Beloved Community is based on justice and love of fellow human beings. Dr. King’s second principle of non-violence protest was that, “nonviolence seeks to win friendship and understanding.” In “Beloved Community,” oppression not only ends, but the oppressed and the oppressor learn to love one another.

In Jesus’ Day, the Jews substituted loving their nation for loving God. Their Zionism became an idol that prevented them from loving the Romans. They loved Judaism, but hated non-Jews. Jesus invited them to lay their idol down, but they valued their nation, culture, and freedom more than they valued God, and more than they valued the lives of the Romans.

While Jewish Revolt may seem like an arcane piece of history, we must remember that history often rhymes. Today, Christians often maintain a rigid political distance from secular “sinners.” Christian nationalists figuratively drape the American flag over the cross. The secular world sees our flag, while the cross remains nearly invisible. We have a sense of rage toward those who would kneel during the national anthem.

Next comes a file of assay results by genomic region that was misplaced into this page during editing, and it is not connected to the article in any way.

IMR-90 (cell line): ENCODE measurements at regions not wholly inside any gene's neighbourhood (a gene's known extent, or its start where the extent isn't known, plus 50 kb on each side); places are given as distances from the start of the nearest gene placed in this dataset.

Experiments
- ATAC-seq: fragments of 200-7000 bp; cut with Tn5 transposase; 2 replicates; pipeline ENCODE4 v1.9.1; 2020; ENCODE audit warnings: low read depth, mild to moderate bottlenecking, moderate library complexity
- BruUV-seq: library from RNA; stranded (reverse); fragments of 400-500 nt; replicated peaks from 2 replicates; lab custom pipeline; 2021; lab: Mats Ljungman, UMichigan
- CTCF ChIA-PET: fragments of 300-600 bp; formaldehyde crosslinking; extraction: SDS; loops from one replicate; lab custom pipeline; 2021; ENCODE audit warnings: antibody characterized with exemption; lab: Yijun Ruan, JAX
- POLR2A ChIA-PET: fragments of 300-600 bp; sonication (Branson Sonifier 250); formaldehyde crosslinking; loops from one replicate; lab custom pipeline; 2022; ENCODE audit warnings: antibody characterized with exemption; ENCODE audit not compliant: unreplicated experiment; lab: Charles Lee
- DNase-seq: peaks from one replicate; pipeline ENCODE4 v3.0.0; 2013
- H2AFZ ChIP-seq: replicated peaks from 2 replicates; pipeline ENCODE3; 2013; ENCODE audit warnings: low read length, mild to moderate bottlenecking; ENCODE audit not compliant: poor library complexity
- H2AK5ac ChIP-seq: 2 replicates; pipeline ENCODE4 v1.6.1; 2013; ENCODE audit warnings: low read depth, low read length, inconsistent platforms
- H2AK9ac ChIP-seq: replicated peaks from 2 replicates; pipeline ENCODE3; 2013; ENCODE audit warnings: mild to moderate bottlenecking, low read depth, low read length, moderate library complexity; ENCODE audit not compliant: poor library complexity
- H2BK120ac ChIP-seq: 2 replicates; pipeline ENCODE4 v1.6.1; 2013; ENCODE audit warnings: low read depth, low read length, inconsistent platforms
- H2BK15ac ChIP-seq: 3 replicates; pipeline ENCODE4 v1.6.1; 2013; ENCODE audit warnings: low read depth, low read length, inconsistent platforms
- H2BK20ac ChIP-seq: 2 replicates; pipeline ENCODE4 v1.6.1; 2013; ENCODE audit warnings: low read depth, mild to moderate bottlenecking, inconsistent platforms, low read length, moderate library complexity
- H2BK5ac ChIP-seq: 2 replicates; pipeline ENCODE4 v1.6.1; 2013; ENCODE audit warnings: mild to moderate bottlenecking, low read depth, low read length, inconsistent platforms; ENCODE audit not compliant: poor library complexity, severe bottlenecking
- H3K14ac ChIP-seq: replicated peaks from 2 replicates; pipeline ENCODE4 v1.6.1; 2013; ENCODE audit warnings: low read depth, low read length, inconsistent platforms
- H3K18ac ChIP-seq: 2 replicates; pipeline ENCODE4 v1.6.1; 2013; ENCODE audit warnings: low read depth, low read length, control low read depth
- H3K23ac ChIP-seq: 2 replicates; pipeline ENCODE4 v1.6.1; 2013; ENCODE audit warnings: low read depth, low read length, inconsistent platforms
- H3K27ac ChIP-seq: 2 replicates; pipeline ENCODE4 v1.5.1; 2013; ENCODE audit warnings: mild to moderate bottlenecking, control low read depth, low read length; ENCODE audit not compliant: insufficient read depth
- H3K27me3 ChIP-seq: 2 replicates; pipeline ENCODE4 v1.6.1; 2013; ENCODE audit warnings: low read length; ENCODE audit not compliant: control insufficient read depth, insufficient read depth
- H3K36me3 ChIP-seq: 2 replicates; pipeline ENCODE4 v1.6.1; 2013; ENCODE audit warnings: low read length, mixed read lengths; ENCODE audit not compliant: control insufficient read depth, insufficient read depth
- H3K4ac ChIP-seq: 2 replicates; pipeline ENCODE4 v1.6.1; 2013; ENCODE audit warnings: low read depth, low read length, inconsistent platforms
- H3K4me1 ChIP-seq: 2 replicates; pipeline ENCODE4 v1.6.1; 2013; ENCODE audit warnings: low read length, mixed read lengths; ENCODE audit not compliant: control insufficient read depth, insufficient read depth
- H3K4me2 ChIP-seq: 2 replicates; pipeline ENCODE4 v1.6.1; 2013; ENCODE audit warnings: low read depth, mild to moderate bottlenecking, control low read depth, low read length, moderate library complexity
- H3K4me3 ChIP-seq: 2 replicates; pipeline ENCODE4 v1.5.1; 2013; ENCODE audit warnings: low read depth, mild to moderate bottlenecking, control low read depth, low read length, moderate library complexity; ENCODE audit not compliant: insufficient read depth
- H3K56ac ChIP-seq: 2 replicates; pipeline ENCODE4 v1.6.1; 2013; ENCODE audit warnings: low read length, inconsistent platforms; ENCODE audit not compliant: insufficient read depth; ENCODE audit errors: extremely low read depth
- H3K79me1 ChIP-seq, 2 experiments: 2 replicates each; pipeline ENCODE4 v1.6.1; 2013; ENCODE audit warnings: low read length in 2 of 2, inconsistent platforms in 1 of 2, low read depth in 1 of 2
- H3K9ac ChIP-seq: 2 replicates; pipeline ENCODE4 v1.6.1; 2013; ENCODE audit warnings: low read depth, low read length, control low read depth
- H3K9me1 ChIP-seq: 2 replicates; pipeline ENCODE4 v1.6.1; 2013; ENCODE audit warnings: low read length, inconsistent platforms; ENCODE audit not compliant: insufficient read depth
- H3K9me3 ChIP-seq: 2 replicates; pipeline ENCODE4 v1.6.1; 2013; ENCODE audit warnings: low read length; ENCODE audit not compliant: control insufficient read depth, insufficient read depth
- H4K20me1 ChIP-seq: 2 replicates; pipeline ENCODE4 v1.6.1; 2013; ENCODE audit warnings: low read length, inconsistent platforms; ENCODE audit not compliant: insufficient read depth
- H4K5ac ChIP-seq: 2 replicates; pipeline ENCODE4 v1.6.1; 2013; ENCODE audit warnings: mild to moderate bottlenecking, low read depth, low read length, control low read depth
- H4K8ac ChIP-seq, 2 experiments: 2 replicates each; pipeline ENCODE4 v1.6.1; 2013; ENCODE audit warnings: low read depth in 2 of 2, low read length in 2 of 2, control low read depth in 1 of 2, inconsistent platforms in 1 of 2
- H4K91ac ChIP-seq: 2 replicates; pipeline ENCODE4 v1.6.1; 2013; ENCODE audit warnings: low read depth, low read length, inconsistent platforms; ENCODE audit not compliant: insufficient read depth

We take offense to kneeling while ignoring the injustice that generates it. 

Instead of building a bridge of understanding by asking questions like, “Why are you so upset?” we build a wall hostility by loudly decrying the affront to our flag – our modern-day idol. Our draped flag over the cross has blinded us to the suffering of others. We focus on our own priorities. 

Jesus, on the other hand, brought hostile people together – tax collectors and zealots. Jesus’ band of disciples modeled Beloved Community.

The church today must do the same: we must oppose injustice while still loving those who commit injustice.